Daniel Dennett was invited to give a presentation at the Beyond Belief 2006 conference, and had accepted. However, at the time of the conference he was in the hospital recovering from a near fatal heart ailment. Paul Churchland was invited to speak in his place. In addition to Churchland’s own presentation on John Rawls’ theory of justice, he read a letter that Dennett had written to the attendees at the conference.
Dennett wrote the letter to ‘thank goodness’ that he was alive. Then he went on to say that this was not just a euphemism for ‘thank God’. He truly meant ‘thank goodness’. In his stay at the hospital, he had found a model of morality – a model of virtue – a model of goodness – that he could truly thank for the fact that he was alive.
An important part of that model of goodness was the fact that hospital staff members were constantly asking themselves, “What if I am wrong?” They recognized a duty to be careful about everything that they did, to make sure that they made no mistakes. He emphasized that this did not only apply to the doctors and nurses who cared for him. It also applied to those who prepared his meals, those who wheeled him to X-ray, and everybody who worked at the hospital. They all recognized (or, they would be severely reprimanded if they neglected to recognize) a duty to ask, “What if I am wrong.”
Furthermore, nobody in the hospital was allowed to obtain any level of certainty from scripture and divine guidance. No doctor was allowed to walk into a patient’s room and begin treatment, claiming that he had received a revelation from God that this was ‘the right thing to do’. Instead, he was to gather the evidence (symptoms), conduct tests, form a theory, test the theory, and use the results of this scientific method to determine what was wrong and how best to fix it.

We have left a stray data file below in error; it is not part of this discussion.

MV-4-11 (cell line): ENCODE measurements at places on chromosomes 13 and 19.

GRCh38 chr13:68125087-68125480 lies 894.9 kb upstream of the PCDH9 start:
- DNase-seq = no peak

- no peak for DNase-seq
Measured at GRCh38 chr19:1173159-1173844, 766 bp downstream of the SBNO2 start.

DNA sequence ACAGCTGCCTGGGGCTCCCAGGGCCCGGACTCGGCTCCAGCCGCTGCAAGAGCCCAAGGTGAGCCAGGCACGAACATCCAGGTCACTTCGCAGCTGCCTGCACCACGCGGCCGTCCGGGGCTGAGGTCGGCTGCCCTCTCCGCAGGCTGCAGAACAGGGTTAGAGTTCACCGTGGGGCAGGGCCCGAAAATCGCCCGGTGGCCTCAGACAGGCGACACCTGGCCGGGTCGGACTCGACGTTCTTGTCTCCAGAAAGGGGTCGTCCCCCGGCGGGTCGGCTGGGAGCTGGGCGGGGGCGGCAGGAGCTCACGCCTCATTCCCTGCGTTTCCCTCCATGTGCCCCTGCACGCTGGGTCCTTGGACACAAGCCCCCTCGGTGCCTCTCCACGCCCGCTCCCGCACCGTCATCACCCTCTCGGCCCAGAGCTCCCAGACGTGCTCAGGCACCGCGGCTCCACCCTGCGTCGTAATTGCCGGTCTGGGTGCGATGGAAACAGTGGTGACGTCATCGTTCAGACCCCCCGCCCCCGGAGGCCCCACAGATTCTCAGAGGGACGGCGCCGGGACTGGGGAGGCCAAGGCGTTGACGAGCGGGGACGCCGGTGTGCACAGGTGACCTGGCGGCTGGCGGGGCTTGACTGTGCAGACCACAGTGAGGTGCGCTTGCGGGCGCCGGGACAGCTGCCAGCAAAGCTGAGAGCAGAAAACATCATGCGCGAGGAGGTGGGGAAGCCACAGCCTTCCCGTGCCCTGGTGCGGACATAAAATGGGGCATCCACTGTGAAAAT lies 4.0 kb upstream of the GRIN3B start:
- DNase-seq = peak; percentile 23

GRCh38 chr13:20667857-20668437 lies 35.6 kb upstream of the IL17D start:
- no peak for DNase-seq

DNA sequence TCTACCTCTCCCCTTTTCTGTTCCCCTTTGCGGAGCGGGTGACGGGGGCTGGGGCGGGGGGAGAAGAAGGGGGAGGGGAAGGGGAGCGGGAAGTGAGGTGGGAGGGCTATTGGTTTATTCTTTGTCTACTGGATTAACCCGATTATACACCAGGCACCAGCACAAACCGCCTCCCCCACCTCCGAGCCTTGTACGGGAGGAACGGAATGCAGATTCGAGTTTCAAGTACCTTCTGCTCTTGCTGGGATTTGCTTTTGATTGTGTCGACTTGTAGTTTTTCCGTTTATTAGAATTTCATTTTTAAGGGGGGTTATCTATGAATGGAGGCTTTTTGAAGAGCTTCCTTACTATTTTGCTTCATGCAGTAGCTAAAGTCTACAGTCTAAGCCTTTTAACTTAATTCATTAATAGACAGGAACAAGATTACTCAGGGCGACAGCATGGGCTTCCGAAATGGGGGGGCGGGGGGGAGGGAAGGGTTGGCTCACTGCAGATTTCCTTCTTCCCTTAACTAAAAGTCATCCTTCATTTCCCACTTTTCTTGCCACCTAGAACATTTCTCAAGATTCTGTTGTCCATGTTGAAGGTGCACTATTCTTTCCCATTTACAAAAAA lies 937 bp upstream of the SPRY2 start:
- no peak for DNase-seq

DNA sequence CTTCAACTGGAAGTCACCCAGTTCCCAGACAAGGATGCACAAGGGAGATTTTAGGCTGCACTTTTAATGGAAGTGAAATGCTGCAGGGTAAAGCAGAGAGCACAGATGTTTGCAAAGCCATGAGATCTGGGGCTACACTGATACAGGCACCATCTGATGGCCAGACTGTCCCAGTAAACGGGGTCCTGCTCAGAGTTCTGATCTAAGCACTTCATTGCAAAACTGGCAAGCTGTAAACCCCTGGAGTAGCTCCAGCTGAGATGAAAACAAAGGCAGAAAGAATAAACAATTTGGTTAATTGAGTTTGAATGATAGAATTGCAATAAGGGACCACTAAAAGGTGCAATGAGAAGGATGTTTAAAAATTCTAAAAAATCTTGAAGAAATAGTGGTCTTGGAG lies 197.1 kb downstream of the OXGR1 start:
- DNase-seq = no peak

In Dennett’s case, the original diagnosis of his problem was mistaken. Doctors looked at his symptoms and offered an initial theory as to what the problem was. However, one doctor disagreed with that theory. He offered another theory, and he proposed a way to test it. “If I am correct, then this test would produce the following results.” They conducted the test, it produced the results he expected, and they treated him (to 9 hours of surgery during which time they stopped his heart and chilled him to 45 degrees to prevent brain damage) according to the new theory.
Here is a question that needs answering. Where did doctors learn that by chilling a body to 45 degrees they can prevent brain damage? Did they go through scripture hunting for the correct interpretation of the many pages of instructions on how to deal with illness and injury? As a matter of fact, scripture tends to be missing a great deal of knowledge about how to treat illness and injury that an all knowing God could certainly have provided – if he cared to do so. Instead, the scientists relied on their scientific method.
I had an experience much similar to Daniel Dennett, which I wrote about in much the same way. I returned home from work one night to find my wife substantially unresponsive. She would look at me, but did not answer my questions. I called 911, she spent 9 days in intensive care, and left the hospital with a brand new pacemaker.
I discussed these events in a posting called, “Atheist Materialist Scientist”. I did not turn to God to save her life – because there was no God who could do so. Her survival depended on her doctors having a competent understanding of the facts discovered through the application of ‘atheist materialist science’, that taught them how the human body works and how to fix it. That is who I thank for her survival. And, today, one can hardly tell that she had been in the hospital. The two most obvious symptoms that she has from her illness is a scar on her chest (for the pacemaker) and a tendency to take better care of herself (exercise, diet, etc.).
I returned to this subject in a subsequent essay that had become one of my most popular, an essay called, “Faith Hospital”